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Though failure hugged you like heat
and glistened like sweat
it has its winds and its change
like any atmosphere.
And though you wandered wide
and came back empty-handed
you will have as many loves
as you have doors opening on the world.
I have been carrying these two stanzas with me for the past month. Reading and re-reading them. Chanting them in my mind. They are from Naomi Replansky’s “Though failure hugged you like heat” in her new Collected Poems. I appreciate Replansky’s characterization of failure as warm and sweaty. Failure is human and bodily for Replansky, not cold, empty, and lifeless as I previously imagine it. I can embrace Replansky’s vision of failure. And the wandering, then empty-handed return. Reading those lines I know that while the hands may be empty, the mind and the heart must be full. Finally, those last two lines, “you will have as many loves / as you have doors opening on the world.” Those two lines are both an affirmation about love and opportunity in the world, for optimists, and alternately they are a pessimist’s affirmation of no open doors, no love. Their slippery meaning haunts me, making me reflect on love and open doors and empty hands in the world around me.
Naomi Replansky’s Collected Poems gathers poems from her first two collections, published in 1952 and 1994, as well as new and previously uncollected poems and a handful of her translations. Replansky’s earliest poems remind me of Adrienne Rich’s first book of poems, A Change of World, and of May Sarton’s poetry. Like the early poetry of Rich and the poems of Sarton, Replansky writes formal verse with rhyme and attention to stanzaic structure. Even within the form, however, readers can see the edges. Replansky pushes on the edges of form, rhythm, and rhyme to force them simultaneously to contain her and to allow her to break free.
One of the pleasures of Replansky’s Collected Poems is the way it captures a long life of poetry with the many recurrent and disparate attentions of a poet. Obsessive themes that Replansky circles throughout the collection include time, death, and language. The final couplet of “Automatic Writing” captures some of Replansky’s perspective on time. She instructs her hand to write an urban pastoral, but “Instead it took off all on its own / to write of age, loss, death.” This trifecta—age, loss, and death—is an underpinning of the entire collection.
One of the ways that Replansky considers death is in relationship to the Holocaust. In “The Six Million,” Replansky writes:
They entered the fiery furnace
And never one came forth.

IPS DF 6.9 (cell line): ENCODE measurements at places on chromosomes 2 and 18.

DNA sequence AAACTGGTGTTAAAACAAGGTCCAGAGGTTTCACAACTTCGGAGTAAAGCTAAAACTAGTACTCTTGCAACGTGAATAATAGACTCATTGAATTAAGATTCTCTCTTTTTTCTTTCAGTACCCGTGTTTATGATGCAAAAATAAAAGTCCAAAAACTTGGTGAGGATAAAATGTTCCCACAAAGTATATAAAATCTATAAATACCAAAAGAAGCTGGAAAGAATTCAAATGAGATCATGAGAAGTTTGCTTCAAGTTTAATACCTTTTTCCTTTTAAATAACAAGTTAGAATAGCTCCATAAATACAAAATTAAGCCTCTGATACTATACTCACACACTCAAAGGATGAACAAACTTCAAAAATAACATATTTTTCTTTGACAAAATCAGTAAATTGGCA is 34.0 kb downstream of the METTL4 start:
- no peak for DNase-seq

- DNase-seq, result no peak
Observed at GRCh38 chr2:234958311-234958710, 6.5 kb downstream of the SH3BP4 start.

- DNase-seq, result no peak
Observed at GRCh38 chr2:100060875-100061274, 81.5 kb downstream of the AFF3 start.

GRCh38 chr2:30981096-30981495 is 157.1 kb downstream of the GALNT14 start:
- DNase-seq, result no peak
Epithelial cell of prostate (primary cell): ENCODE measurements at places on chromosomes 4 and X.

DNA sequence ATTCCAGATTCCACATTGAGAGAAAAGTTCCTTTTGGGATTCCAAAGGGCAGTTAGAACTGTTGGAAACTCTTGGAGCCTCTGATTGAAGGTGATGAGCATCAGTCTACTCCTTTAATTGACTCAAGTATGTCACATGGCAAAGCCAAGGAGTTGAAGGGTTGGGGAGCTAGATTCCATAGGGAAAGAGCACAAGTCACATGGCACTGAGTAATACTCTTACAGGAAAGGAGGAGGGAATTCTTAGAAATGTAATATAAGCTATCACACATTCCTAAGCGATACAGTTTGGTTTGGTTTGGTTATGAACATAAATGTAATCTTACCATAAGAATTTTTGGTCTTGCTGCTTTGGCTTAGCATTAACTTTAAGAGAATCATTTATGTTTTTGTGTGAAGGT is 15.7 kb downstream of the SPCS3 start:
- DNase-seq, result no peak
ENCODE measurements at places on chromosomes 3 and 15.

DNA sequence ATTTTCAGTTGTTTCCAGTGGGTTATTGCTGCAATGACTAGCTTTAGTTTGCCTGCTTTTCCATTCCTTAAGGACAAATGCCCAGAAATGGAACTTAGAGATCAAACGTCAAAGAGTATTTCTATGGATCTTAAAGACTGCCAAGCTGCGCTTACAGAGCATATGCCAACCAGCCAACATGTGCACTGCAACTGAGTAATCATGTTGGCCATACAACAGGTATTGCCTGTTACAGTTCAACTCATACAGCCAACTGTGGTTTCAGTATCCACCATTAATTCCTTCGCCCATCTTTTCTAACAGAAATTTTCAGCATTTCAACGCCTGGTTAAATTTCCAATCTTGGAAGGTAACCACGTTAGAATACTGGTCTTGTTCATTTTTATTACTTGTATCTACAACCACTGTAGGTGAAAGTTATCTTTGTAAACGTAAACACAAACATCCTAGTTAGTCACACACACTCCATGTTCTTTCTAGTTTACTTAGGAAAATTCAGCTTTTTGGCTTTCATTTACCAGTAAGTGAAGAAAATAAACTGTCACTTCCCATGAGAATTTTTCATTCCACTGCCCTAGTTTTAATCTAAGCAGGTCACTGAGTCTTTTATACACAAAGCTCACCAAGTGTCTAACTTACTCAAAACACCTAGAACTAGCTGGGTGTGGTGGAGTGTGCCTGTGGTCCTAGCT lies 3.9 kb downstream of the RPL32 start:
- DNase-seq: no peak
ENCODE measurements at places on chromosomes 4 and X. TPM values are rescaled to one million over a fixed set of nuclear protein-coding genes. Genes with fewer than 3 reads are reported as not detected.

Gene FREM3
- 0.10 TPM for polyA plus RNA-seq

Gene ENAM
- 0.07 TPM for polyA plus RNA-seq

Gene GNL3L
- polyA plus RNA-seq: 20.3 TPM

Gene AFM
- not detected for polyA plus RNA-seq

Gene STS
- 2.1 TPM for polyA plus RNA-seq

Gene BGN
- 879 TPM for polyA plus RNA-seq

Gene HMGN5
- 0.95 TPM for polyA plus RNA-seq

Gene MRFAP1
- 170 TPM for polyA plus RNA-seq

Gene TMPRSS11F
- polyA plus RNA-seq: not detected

How can that be, my brothers?
But it is true, my sisters.
They entered the fiery furnace
And never one came forth.
In “The Six Million,” written right after the end of World War II, Replansky is explicit about the content. In later poems, like “Deep Blue,” the realities of the Holocaust are unstated, but they imbue the world in powerful and haunting ways. “Deep Blue” is written in four rhyming quatrains; it begins, “Sky so bright and you so blue.” This contrast between the brightness of the sky and the darkness of the beloved in the poem continues. Reason appears to argue, “This will pass. . . Loss of sleep and death of hope / Will become an anecdote.” The beloved will “live to tell” about “How the blues once wrapped your round.” While there is the sense of sadness as temporal, as having a fixed end point, in the final line, Replansky writes, “(Ashes! Ashes! All fall down!)” Taken from a childhood nursery rhyme, this line suggests both that the levity, the joy and playfulness of childhood will return and that the optimism of reason is child-like. The ashes become a powerful symbol of the constant tension between happiness and sadness, between reason and truth, between perception and reality, between truth and justice.
While some themes weave in and out of the book as a whole, other issues make brief but memorable and transcendent appearances. “Ceremony,” written in 1939, is one of those poems. It begins with the question, “Who put the mask of whiteskin on?” And offers four affirmative responses from the freckled, the mottled, the pinkcheeked, and the grayfaced. Replansky then recounts who happens to people “without the mask.” Each is a concrete and haunting image of racial segregation. “Ceremony” is a powerful evocation of the “magic of race and face” and the reality that “It is death to enter and death to ask / If you come knocking without the mask.”
Poetry is often the subject of Replansky’s work. She is what some call a poet’s poet; read and appreciated by those who write poetry for her careful attention to craft, language, imagery as well as for her expressions of the joys and the pitfalls of creating poetry. Her translations support this reading of Replansky’s work and remind me of how important translation is to the craft of poetry. It is a discipline I would like to see more serious poets engage. While poetry makes a prominent appearance in Replansky’s poems, lesbianism does not. Very few of these poems express or suggest lesbian desire. This may be a disappointment to some lesbian readers. The one poem, however, which references Sappho, “A Literary Note,” is pure delight for its Sphinx-like Sapphic qualities.
In the first poem of the book, “Foreword,” Replansky asks forgiveness for her “unwritten poems,” the ones that were “trampled” and “ignored.” She writes:
This book is too small.
Under each heavy
hour of my silence
died a poem, unneeded.
Lovers of Replansky will mourn with her the unwritten poems, wanting more of her words to savor and celebrate, but Replansky’s Collected Poems is sweet penitence.
Black Sparrow Books
Paperback, 9781574232158, 176 pp.